legal action is involved — is gone because the transaction has closed. 
Sometimes all you can do is provide a listening ear and sympathetic 
voice. Other times you can make a few phone calls to help right the 
wrong. The fact that you're willing to listen and try to help speaks louder 
than any demonstrable action — it shows that you care. 

At the conclusion of the second call, send another hand-written note. 
Express concern for the unresolved issue, and again thank them for their 
trust and for taking the time to talk with you. 

2y(/ P ar t 'V: Running a Successful Real Estate Business 


*<* Call again at the two-week mark. Ask how the unpacking is going and 
how they're settling into their new home. Update them if you've made 
progress on the issue that was concerning them. Ask about the kids and 
their transition. Before hanging up, ask if your service is needed. Also, 
ask them for referrals. 

*«* On their 30-day anniversary in the home, call again. Congratulate 
them on their great decision in selecting this home. Check on the kids 
and their progress settling in to the house and neighborhood. Thank 
them again for the honor to serve them. 

This approach sounds simple, but don't underestimate the power it has in 
enabling you to lock your clients in for life. You'll not only gain a lifelong 
client, but you'll also open the door to referral business that flows freely. 

Catting the other buyer or setter involved in the transaction 

While you're at it, call the other party involved in your real estate transaction 
as well. 

Every real estate deal involves a buyer and a seller. In most cases you repre- 
sent only one of the two parties, but why not call and offer after-sales service 
to both? Do you think the other agent is doing this? For your answer, you 
only have to look at the National Association of Realtors' 2004 finding that 
only 13 percent of real estate clients used an agent they had used previously 
to represent their interests. My estimation is that fewer than 10 percent of 
agents actually call their clients after closing. 

When calling to follow up with the party represented by the other agent in 
your transaction, be ready for a response of surprise and great appreciation. 
The fact that you're willing to call four times in one month, while the agent 
who got paid to represent their interests hasn't called even once, will posi-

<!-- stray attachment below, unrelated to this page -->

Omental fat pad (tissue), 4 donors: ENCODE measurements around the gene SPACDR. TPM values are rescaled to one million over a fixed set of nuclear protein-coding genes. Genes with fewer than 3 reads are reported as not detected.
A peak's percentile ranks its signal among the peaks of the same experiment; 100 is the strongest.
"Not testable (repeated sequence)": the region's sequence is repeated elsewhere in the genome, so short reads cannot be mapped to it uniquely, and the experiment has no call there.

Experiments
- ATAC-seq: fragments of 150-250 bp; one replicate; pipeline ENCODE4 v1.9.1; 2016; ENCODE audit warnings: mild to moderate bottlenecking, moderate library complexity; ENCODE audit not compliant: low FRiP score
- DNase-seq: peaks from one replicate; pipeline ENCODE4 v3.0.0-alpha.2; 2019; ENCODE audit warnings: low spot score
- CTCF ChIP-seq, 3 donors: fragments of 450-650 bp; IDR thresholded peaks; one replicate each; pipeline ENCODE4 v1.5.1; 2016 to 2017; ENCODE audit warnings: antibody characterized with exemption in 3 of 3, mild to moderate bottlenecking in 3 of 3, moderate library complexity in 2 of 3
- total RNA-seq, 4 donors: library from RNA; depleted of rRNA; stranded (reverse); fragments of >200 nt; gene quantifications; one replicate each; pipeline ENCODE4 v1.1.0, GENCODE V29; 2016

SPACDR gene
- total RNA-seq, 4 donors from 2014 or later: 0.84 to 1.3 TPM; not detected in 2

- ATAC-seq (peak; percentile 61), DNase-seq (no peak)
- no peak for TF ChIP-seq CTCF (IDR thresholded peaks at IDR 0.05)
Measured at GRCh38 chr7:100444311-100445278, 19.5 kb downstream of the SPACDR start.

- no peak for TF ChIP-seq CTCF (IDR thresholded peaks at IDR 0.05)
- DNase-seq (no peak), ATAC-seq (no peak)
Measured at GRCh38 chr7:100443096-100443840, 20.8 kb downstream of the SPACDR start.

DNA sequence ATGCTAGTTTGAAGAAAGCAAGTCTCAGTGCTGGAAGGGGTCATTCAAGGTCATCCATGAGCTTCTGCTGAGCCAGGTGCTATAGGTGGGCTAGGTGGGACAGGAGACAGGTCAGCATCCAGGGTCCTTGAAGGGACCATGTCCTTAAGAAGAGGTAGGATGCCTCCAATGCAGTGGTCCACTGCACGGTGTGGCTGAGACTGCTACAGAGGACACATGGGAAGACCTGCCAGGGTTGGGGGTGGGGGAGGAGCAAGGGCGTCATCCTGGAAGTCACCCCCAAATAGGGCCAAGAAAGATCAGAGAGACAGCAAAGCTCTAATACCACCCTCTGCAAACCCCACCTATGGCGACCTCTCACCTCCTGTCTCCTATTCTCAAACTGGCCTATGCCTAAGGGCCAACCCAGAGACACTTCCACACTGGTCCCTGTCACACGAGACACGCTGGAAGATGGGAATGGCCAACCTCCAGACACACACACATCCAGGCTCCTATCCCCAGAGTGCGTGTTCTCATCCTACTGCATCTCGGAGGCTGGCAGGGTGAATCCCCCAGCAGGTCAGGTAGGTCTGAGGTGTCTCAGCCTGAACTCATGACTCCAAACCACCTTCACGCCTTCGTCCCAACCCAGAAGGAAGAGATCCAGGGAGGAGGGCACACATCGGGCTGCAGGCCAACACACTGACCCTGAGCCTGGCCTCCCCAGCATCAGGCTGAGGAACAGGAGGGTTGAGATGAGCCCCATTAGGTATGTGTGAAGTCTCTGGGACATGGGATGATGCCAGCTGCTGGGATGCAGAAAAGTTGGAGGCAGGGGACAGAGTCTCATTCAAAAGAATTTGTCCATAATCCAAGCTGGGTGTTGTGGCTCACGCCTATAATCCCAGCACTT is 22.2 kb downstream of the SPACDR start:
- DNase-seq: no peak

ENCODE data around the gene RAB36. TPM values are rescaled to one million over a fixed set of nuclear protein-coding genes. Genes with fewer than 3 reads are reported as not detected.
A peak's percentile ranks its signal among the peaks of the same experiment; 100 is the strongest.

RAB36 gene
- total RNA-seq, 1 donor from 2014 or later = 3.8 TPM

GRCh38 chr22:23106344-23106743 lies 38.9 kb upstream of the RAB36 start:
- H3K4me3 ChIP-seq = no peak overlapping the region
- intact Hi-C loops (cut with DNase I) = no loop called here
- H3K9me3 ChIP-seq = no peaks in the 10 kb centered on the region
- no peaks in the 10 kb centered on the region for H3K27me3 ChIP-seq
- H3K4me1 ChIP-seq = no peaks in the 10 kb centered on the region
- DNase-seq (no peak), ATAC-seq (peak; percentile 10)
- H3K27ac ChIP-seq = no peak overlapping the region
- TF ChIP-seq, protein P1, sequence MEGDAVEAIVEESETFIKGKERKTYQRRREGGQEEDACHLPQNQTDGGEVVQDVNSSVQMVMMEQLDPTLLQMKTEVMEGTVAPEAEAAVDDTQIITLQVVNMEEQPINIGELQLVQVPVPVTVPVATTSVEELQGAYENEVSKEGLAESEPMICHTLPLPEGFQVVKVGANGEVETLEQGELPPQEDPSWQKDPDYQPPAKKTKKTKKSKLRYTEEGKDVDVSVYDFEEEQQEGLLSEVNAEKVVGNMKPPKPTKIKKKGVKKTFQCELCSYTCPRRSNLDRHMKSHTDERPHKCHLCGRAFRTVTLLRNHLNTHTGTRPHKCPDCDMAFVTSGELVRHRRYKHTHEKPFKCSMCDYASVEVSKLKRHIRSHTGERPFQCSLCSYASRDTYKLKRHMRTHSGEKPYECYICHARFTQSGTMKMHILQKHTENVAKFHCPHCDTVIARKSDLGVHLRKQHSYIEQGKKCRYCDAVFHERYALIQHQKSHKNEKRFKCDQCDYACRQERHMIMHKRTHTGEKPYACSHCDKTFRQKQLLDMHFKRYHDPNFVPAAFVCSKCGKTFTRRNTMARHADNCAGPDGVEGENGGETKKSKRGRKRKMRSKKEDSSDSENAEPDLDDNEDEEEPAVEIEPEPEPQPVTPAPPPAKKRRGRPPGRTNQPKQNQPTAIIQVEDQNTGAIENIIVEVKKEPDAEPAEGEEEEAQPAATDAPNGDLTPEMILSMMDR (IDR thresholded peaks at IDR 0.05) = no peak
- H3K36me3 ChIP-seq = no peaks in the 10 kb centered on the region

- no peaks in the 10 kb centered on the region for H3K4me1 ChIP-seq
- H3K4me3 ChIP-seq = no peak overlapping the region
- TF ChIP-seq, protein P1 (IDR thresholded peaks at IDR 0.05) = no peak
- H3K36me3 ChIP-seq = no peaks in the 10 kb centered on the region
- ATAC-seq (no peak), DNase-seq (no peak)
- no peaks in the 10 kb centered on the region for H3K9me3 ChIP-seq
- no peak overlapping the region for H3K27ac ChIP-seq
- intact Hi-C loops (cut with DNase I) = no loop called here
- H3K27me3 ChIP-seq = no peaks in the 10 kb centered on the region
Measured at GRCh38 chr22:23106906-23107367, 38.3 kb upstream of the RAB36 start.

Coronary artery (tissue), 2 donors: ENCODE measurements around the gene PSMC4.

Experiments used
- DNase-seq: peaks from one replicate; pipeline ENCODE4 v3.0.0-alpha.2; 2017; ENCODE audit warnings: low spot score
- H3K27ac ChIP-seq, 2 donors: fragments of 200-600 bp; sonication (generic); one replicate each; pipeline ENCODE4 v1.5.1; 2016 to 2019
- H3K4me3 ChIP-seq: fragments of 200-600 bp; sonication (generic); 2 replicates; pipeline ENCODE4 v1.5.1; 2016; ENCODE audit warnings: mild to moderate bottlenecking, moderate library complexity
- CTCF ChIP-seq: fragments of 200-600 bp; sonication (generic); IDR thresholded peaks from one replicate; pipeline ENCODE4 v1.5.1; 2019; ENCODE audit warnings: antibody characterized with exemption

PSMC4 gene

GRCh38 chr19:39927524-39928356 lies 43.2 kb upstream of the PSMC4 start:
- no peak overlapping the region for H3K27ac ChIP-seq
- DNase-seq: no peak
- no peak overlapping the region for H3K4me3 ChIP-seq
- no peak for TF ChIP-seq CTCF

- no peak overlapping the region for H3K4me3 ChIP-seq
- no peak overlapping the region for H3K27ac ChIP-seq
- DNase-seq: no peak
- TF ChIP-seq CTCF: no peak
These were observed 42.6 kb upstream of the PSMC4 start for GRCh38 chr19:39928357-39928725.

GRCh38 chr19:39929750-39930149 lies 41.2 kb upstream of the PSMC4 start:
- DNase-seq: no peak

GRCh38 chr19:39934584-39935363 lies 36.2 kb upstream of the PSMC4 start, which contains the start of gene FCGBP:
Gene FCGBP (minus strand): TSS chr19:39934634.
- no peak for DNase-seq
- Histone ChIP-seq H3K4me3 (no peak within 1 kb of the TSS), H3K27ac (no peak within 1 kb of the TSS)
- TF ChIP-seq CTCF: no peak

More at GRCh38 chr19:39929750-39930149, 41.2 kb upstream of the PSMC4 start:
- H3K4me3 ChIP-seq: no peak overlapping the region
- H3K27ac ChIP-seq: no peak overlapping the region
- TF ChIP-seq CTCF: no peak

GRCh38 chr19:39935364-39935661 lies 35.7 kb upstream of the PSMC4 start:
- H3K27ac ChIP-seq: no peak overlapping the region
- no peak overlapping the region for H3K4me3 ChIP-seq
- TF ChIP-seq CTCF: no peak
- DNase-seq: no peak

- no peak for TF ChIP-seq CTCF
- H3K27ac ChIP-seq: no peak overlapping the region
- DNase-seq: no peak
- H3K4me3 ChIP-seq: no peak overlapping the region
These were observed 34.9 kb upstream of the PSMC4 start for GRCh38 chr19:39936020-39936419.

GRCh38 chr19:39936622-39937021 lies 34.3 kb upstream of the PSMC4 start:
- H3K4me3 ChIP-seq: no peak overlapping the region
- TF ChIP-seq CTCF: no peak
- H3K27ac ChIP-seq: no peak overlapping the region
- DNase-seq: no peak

tively awe most people. By the end of your 30-day after-sale service period, 
the names of the other agent's clients will be in your database, and you'll be 
the one receiving their referrals. 


Sending your client a gift 

You may want to consider delivering or sending a gift to your client, congrat- 
ulating them on their new home and thanking them for letting you do busi- 
ness with them. This gift is usually called a closing gift. 

Don't take the gift with you to the closing. Here's why: 

is* At the closing, your clients will be focused on the transaction and think- 
ing about their impending move and all the challenges that lie in front of 
them. Your gift will get lost in the shuffle. 

Chapter 15: Keeping Clients for Life 2yl 

is* The papers presented at the closing put the amount of the real estate 
commission in writing, causing your clients to focus on exactly how 
much money you made from the transaction (see the upcoming sidebar, 
"The problem with commissions," for more on this topic). If you give 
your gift at the same time, they could make a negative comparison 
between the value of the gift and the money you received. 

If you want to give them something at closing, give them a hand-written 
thank-you note. 

Personally, I think that sending a closing gift is optional. For many agents, 
doing so is common practice. However, other agents view their services as 
similar to those of doctors, dentists, attorneys, and so on — you don't usually 
get a gift basket from your surgeon after he does your gall bladder surgery. If 
you feel that sending a gift is a useful tool for opening the door to future busi- 
ness and referrals, by all means go for it, but never think that you have to. 

If you have decided that giving a closing gift is a strategy that you're going to 
implement in your business to open the door of referrals, here are some sug- 
gestions for finding the right gift to use: 

i^ In choosing your gift, don't go overboard. Save any over-the-top ges- 
tures you may want to extend until after your clients have settled in and 
after your commission has long-since been paid. The more you deliver 
after you get paid, the more your gift communicates that you care about 
your clients, not just your commission check. 

*<* Find a closing gift that reminds clients of you and your service. Give 
them something that can be used rather than consumed. A great bottle 
of wine or gift basket quickly disappears. A customized mailbox, door 
knocker, or yard plant will last almost forever. 

i* Deliver the gift to your clients' new home. By taking or delivering your